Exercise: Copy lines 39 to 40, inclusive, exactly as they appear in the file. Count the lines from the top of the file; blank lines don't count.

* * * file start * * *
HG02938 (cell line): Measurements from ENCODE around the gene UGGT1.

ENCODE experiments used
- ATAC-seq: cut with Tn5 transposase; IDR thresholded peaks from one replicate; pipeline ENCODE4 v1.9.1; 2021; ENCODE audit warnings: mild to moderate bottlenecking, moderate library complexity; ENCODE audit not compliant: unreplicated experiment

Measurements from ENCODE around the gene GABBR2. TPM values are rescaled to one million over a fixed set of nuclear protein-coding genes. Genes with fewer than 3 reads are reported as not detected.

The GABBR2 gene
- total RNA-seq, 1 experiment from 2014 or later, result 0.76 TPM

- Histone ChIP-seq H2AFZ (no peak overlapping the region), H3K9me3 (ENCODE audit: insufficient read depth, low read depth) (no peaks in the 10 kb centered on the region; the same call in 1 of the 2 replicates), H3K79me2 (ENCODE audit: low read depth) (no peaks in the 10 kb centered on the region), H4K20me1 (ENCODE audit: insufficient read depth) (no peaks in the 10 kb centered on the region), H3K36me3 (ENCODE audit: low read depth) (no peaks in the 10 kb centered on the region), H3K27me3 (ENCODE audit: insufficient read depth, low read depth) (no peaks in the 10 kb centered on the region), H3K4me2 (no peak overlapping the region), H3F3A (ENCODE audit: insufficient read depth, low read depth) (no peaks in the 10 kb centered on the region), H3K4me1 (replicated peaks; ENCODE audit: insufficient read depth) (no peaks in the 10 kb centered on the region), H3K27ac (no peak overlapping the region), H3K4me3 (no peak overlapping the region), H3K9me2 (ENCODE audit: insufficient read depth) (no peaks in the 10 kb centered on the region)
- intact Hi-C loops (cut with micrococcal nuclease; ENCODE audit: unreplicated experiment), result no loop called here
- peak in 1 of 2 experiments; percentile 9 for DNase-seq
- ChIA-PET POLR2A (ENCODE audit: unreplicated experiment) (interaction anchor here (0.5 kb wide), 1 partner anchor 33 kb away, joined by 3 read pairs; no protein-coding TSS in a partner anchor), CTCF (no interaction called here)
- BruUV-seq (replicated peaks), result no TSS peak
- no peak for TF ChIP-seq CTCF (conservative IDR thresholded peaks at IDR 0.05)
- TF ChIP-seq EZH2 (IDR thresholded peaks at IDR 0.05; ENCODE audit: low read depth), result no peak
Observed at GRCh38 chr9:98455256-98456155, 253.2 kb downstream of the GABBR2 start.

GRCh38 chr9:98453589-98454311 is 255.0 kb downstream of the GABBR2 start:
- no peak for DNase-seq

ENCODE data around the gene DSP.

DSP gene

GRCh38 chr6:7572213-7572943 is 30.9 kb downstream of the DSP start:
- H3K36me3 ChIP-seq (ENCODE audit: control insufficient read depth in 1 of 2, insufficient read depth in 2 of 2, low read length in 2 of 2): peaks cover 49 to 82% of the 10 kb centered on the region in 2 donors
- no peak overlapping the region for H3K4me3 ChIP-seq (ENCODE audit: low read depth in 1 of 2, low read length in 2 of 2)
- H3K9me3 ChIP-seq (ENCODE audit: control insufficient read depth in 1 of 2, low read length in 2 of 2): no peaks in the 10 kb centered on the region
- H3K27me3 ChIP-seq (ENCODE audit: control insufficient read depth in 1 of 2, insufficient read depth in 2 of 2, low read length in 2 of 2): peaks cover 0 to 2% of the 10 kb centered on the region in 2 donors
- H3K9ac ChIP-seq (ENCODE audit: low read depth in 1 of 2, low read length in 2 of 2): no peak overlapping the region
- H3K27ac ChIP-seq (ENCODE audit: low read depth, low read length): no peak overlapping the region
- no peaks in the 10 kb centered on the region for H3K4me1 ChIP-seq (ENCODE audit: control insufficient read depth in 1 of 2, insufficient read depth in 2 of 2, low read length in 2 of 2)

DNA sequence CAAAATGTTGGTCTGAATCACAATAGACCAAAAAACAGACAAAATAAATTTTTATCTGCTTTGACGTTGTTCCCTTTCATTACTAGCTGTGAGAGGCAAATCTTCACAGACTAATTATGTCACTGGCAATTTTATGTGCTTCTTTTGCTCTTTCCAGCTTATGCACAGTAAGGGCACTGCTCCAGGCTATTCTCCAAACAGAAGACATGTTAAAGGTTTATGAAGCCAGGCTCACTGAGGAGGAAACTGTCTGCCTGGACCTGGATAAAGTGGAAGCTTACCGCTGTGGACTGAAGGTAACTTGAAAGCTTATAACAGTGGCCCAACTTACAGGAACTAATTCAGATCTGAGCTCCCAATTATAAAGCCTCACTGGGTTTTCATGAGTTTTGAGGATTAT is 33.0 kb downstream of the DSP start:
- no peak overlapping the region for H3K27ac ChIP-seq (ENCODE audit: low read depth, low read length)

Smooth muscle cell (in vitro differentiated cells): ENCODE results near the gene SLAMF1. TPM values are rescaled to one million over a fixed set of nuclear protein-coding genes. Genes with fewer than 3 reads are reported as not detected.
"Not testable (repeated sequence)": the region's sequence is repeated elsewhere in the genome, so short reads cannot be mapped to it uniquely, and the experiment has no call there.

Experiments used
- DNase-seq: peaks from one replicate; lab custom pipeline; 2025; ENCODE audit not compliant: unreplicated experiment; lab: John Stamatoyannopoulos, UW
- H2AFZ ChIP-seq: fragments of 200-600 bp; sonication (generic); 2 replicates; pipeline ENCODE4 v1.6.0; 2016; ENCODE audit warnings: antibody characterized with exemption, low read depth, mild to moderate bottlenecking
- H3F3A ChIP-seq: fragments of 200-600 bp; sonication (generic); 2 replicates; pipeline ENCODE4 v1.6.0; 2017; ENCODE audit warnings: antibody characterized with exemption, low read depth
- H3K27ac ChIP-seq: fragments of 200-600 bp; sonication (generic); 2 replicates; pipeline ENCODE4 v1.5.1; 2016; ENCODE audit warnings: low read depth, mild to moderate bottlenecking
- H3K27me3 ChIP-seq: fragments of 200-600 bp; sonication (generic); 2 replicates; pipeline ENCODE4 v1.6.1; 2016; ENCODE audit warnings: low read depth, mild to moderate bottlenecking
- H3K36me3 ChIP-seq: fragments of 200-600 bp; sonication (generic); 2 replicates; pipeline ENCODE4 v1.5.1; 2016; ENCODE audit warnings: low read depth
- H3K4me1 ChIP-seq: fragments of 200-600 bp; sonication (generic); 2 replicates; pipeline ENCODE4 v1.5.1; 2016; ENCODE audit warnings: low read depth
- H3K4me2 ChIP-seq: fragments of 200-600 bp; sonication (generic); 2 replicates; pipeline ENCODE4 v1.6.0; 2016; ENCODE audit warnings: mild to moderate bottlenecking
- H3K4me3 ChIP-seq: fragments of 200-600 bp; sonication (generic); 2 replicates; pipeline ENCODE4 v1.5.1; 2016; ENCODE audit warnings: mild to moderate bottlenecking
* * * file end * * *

- H3K4me2 ChIP-seq: fragments of 200-600 bp; sonication (generic); 2 replicates; pipeline ENCODE4 v1.6.0; 2016; ENCODE audit warnings: mild to moderate bottlenecking
- H3K4me3 ChIP-seq: fragments of 200-600 bp; sonication (generic); 2 replicates; pipeline ENCODE4 v1.5.1; 2016; ENCODE audit warnings: mild to moderate bottlenecking